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“Girls” Season 6 Episodes 4 & 5 Recap: On Hannah’s Pregnancy

So much happened in episodes 4 and 5 that it’s hard to know where to start. I resort to a list:

  • Hannah interviews a female writer that tells her “childlessness in the natural state of the female author.”
  • Hannah finds out (via an embarrassing encounter with a previous love interest/doctor) that she is pregnant from her rendezvous with the surf camp instructor in episode one.
  • Hannah decides to keep the baby even though she has a mounting list of reasons why she probably isn’t ready.
  • Jessa and Adam decide to make a movie together about their past with Hannah. Jessa doesn’t like Adam’s representation of his previous relationship.
  • Marnie is still seeing Desi, but in therapy. And her narcissism is at peak Marnie. She declares that she has bruises all over her body from the two-hour massages that she needs in order to deal with the stress of Desi’s addiction.
  • Ray realizes that Marnie is cheating on him and he eventually breaks up with her.
  • Ray’s friend Hermie dies suddenly, leaving Ray to reevaluate his own life.
  • Elijah does not take the news of Hannah’s pregnancy very well because he’s feeling particularly left behind compared to the life achievements of his friends. He tells Hannah that she’ll be a terrible mother.
  • Hannah’s mother, Loraine, also doesn’t like the news of the pregnancy and she tells Hannah, “Every time I look at your baby, I’m going to see my own death.”

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Could an app be the future of publishing? A conversation with Connu Co-Founder

A new short-story publishing app is changing the way an entire industry does business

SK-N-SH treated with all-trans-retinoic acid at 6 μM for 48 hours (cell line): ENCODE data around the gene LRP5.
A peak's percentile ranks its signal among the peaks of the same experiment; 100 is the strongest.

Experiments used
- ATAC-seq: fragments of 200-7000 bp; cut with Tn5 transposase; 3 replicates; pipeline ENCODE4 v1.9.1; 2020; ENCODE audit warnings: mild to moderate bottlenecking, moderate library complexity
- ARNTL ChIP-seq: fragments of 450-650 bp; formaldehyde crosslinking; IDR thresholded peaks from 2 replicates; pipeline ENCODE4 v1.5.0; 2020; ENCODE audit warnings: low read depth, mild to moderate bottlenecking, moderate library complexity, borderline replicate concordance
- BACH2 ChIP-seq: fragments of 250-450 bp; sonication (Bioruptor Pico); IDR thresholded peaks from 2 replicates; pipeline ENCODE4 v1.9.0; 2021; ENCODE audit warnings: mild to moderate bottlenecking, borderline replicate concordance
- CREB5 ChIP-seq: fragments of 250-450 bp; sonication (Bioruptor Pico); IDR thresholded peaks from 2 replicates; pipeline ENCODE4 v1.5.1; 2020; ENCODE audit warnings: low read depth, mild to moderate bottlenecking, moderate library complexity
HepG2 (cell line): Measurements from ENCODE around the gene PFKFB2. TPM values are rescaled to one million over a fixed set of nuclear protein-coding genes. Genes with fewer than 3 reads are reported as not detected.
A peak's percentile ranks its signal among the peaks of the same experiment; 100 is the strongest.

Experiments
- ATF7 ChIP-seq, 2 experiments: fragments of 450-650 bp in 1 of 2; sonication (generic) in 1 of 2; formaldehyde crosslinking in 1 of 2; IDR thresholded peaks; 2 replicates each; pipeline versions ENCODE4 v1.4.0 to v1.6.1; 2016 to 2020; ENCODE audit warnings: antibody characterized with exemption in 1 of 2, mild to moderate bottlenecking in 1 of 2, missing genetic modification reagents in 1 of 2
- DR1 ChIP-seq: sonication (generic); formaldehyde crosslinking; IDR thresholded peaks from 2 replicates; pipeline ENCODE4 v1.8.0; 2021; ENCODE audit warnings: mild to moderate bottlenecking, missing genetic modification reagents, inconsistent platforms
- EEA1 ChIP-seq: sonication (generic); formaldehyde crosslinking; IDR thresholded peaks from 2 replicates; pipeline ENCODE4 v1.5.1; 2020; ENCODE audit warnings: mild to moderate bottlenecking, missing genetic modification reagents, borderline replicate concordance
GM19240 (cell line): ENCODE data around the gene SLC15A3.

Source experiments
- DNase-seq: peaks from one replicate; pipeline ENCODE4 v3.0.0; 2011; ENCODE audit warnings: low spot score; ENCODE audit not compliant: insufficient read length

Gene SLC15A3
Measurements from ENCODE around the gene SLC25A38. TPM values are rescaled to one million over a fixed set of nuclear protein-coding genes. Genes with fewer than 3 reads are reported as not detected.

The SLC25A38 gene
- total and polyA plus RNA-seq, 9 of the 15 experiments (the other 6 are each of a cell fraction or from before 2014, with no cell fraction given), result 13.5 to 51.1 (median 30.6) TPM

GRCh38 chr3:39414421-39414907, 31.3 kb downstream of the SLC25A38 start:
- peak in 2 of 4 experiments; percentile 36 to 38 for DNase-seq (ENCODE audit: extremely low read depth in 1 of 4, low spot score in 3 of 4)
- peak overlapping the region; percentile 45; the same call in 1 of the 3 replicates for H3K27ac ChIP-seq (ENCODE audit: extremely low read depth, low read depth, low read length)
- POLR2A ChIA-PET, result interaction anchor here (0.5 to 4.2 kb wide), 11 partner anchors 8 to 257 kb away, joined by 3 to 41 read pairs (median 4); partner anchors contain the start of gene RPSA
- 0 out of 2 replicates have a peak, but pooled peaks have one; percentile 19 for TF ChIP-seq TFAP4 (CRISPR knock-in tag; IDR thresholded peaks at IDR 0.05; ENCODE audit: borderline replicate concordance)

As of last count, I have 36 of apps on my Smartphone. Outside of Twitter, Yelp, and Uber, Connu is one of the most valuable. It’s been a particular life-saver during recent cross-country trips, and the audio version serves as a nice companion when I’m out for a walk.

Connu, an iOS and Android app, publishes (Monday through Friday) short stories written by up-and-coming writers who are recommended to the editors by already established writers.

connu photo main

Oh. And it pays them.

In a publishing landscape dominated by websites routinely asking writers–historically not well-known as being a financially stable lot—for free content, it is rare to have an outlet that doesn’t buy into the myth that “exposure” is an even trade for one’s work. (Probably the most recent, brazen example of this is Entertainment Weekly.)

But this is certainly not a 21st century problem. Years ago, Ernest Hemingway counseled friends who were about to launch a new literary journal thusly:

One of the most important things I believe is to get the very best work that people are doing so you do not make the mistake the Double Dealer and such magazine made of printing 2nd rate stuff by 1st rate writers. I see by your prospectus that you are paying for [manuscripts] on acceptance and think that is the absolute secret of getting the first rate stuff. It is not a question of competing with the big money advertizing magazines but of giving the artist a definite return for his work. 

First off, the Double Dealer sounds horrible. Good riddance. But secondly, it seems unfortunate that Hemingway’s advice, given almost a hundred years ago when publishing magnates still roamed the earth, is still relevant. Enter Connu—a new, digitally relevant source full of procured, purchased material. If that sounds more like a publishing company than an app, well…that’s because it is.

I recently spoke with Susannah Luthi, co-founder of Connu, who was kind enough to indulge me in a conversation about her experience as a classics major, journalist, and MFA-graduate-cum-techie who decided to schlep herself and her copies of The Aeneid to the San Francisco Bay Area in order to develop Connu. To date, Connu has received recommendations from writers such as Sam Lipsyte, Joyce Carol Oates, Aimee Bender, David Sedaris, Janet Fitch, Wells Tower, and Lauren Groff.

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